Reichenbach stated that through experimentation possibly one third of the population could view the phenomenon. Colleagues who were medical doctors in England claimed to have witnessed it, and discussion on the subject matter continues into the present day, with some claiming to be able to see it on sunny days with clear skies.
Spontaneous regression is an unexpected improvement or cure from a disease which is usually taking a different course. It is a term that is mainly used for unexpected transient or final improvements in cancer.
It has long been assumed that spontaneous regressions from cancer are a rare phenomenon, and that some forms of cancer are more prone to unexpected courses than others. Frequency is estimated to be about 1/100000, however, in reality this ratio might be largely underestimated. Not all cases of spontaneous regression can be apprehended, either because the case was not well documented, the physician was not willing to publish, or simply because the patient did not show up in a clinic any more.
For small tumors, the frequency of spontaneous regression was probably drastically underrated. In a carefully designed study on mammography it was found that 22% of all breast cancer cases underwent spontaneous regression.
In many of the collected cases, it must be acknowledged that the factors or mechanisms responsible for spontaneous regression are unknown in the light of present knowledge. In some of the cases, available knowledge permits one to infer that hormonal influences probably were important. In other cases, the protocols strongly suggest that an immune mechanism was responsible.
The sailing stones are a geological phenomenon found in the Racetrack Playa located in the northern part of the Panamint Mountains in Death Valley National Park, California. The stones slowly move across the surface of the playa without human or animal intervention leaving a track as they go. They have never been seen or filmed in motion. Racetrack stones only move once every two or three years and most tracks last for just three or four years.
Stones with rough bottoms leave straight striated tracks while those with smooth bottoms wander. Stones sometimes turn over, exposing the other edge to the ground and leaving a different-sized track in the stone’s wake.
The sailing stones are most likely moved by strong winter winds of up to 90 mph. Once it has rained enough to fill the playa with just enough water to make the clay slippery, the winds push the stones across the slick surface. The prevailing winds across Racetrack Playa blow from southwest to northeast, with most of the rock trails parallel to this direction, lending support to this hypothesis.
An alternate hypothesis builds upon the first. As rain water accumulates, strong winds blow thin sheets of water quickly over the relatively flat surface of the playa. A layer of ice forms on the surface as night temperatures fall below freezing. Wind then drives these floating ice sheets, their aggregate inertia providing the necessary force required to move the larger stones.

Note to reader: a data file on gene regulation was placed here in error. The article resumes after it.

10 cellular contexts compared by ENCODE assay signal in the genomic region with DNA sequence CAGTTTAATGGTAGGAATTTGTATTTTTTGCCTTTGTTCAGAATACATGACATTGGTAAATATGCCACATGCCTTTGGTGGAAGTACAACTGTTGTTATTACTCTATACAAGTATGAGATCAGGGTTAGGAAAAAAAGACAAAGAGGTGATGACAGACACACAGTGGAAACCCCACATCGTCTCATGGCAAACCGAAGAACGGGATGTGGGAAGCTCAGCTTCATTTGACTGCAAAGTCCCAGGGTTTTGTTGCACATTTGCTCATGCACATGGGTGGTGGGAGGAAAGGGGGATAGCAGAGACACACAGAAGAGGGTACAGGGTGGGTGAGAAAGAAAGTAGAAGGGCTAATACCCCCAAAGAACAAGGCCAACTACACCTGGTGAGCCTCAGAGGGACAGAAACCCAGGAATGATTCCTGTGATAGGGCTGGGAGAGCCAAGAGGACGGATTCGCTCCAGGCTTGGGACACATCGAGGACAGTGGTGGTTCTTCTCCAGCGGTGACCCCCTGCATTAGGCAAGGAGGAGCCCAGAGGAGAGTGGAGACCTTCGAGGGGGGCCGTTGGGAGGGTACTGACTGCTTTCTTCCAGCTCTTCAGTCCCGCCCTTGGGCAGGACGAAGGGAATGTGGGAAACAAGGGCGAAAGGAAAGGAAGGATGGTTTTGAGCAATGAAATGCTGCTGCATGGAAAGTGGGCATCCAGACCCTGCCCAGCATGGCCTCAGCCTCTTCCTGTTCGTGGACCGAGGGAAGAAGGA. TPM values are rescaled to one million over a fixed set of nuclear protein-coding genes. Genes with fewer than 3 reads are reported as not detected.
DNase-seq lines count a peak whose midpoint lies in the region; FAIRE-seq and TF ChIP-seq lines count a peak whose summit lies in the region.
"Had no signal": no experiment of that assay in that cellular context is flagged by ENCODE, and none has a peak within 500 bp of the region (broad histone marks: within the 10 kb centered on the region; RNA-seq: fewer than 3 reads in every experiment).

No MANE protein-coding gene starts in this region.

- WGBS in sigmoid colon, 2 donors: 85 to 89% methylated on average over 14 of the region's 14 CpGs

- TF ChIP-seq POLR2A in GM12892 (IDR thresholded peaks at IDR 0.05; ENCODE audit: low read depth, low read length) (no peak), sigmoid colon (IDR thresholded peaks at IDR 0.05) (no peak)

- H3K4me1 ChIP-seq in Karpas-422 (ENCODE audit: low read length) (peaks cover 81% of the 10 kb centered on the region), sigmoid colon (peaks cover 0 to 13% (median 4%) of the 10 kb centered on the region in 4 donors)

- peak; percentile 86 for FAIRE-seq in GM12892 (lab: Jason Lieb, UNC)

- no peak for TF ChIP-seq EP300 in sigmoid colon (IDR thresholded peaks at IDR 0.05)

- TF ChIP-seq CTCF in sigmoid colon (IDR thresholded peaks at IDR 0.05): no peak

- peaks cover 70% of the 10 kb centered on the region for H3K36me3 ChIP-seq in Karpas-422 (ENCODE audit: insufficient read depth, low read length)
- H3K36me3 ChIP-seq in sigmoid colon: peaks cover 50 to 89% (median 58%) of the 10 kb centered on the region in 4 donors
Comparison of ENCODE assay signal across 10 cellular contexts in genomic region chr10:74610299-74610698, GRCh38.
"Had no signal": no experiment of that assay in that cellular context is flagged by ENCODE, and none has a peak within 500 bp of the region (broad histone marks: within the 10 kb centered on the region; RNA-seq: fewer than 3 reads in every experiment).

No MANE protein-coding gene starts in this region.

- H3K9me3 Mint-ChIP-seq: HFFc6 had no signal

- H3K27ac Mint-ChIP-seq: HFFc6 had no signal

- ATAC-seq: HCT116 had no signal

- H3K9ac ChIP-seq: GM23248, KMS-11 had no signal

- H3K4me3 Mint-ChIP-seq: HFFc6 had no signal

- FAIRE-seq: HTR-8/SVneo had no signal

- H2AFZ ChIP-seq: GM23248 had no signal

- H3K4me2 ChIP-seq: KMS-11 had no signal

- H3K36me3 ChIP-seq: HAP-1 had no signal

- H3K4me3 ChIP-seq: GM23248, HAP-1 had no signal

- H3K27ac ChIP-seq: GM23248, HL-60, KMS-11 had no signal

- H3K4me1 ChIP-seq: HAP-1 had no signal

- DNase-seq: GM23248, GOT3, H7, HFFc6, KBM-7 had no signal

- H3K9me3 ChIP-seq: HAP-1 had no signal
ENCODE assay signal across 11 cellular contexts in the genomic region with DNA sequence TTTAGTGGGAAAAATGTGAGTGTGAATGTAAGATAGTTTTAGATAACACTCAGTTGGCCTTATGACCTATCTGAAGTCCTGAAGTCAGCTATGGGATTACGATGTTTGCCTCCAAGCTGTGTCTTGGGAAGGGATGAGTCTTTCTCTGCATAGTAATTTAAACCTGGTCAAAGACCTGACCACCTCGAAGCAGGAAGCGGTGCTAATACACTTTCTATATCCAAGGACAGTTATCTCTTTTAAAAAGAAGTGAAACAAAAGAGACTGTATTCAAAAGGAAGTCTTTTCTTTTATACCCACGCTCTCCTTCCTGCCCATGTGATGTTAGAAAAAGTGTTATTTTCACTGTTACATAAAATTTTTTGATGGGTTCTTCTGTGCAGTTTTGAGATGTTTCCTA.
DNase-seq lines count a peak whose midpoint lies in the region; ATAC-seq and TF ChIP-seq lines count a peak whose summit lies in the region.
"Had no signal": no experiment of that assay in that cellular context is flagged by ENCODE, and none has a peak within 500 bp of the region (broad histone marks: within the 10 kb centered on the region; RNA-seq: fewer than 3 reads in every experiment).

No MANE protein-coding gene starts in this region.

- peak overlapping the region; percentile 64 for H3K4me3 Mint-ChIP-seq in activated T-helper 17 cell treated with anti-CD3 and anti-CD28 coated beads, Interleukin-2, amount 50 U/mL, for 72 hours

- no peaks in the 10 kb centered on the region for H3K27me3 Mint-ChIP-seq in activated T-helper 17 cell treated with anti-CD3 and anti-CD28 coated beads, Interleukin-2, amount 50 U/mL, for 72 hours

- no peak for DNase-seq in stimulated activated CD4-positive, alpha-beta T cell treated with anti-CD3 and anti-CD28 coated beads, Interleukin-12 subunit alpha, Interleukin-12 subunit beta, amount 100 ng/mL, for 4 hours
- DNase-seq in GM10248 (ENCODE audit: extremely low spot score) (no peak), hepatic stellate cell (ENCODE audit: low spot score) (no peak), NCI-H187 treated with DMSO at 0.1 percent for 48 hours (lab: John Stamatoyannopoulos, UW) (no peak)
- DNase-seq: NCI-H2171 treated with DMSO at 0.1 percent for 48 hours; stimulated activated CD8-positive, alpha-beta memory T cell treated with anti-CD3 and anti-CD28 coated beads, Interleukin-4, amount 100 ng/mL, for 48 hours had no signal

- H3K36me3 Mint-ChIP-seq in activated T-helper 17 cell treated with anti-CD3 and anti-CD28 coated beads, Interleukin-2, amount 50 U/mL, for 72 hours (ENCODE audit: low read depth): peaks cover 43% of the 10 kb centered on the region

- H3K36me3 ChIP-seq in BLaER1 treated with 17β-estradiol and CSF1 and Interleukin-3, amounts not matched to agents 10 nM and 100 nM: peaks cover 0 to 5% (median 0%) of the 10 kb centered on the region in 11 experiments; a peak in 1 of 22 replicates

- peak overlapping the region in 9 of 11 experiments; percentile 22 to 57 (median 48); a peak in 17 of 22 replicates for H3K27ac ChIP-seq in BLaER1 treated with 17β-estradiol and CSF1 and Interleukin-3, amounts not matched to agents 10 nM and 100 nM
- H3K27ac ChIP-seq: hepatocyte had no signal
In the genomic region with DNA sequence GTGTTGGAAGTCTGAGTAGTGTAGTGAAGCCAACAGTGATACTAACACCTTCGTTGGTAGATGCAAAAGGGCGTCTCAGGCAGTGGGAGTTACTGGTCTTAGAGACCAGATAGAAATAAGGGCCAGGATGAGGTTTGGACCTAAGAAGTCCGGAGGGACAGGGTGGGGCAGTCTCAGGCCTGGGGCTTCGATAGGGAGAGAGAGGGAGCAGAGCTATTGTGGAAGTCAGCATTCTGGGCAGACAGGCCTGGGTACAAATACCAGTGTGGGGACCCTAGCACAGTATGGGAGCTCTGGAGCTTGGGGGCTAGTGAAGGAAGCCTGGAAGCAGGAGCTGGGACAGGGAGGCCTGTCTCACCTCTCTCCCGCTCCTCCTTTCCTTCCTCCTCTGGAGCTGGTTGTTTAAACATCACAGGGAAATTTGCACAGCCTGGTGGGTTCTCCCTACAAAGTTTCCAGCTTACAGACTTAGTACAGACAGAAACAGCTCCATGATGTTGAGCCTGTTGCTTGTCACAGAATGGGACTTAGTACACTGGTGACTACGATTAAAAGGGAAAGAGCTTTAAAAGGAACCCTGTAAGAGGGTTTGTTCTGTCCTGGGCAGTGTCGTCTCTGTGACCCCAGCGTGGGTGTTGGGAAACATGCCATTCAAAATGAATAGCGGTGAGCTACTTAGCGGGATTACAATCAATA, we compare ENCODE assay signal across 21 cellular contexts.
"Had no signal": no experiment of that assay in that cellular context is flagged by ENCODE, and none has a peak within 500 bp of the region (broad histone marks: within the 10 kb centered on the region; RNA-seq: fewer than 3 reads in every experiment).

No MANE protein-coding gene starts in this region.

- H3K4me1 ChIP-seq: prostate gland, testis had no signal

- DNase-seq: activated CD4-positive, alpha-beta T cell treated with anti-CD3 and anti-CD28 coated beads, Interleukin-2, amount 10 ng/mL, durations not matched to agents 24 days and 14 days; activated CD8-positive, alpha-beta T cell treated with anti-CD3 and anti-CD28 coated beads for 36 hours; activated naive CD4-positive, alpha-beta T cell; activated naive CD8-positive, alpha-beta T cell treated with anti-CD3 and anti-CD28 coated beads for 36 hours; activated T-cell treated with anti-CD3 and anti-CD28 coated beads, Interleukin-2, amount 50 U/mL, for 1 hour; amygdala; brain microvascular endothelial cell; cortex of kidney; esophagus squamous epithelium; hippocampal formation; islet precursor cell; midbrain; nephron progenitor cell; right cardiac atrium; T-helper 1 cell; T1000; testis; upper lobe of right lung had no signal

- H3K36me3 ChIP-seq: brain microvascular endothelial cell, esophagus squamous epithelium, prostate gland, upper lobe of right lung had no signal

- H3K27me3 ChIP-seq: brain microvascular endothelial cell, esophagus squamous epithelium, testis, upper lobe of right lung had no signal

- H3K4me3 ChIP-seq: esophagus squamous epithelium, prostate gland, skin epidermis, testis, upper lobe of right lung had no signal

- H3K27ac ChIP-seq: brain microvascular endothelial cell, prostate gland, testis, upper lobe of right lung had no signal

The uncanny valley is a hypothesis regarding the field of robotics and computer graphic animation. The theory holds that when robots and other facsimiles of humans look and act almost like actual humans, it causes a response of revulsion among human observers. The valley in question is a dip in a proposed graph of the positivity of human reaction as a function of a robot’s lifelikeness.
A number of theories have been proposed to explain the cognitive mechanism underlying the phenomenon. As appearance and motion become less distinguishable from a human being, an evolved cognitive mechanism for the avoidance of selecting mates with low fertility, poor hormonal health, or ineffective immune systems based on visible features of the face and body is activated.
In addition, the viewing of a not quite real human animation or robot elicits an innate fear of death, pathogen avoidance, and the irrational belief that aging and death as a central premise of life apply to all others but oneself. The jerkiness of an android’s movements could be unsettling because it elicits a fear of losing bodily control.
The uncanny valley may be symptomatic of entities that elicit a model of a human other but do not measure up to it. If an entity looks sufficiently nonhuman, its human characteristics will be noticeable, generating empathy. However, if the entity looks almost human, it will elicit our model of a human other and its detailed normative expectations.
The concept of the uncanny valley is taken seriously by the film industry due to negative audience reactions to CGI animations. The 2004 CGI animated film The Polar Express was criticized by reviewers who felt that the appearance and movements of the characters were creepy or eerie.
Stendhal syndrome is a psychosomatic illness that causes rapid heartbeat, dizziness, fainting, confusion and hallucinations when an individual is exposed to art, usually when the art is particularly beautiful or a large amount of art is in a single place. The term can also be used to describe a similar reaction to other circumstances, as when confronted with immense beauty in the natural world.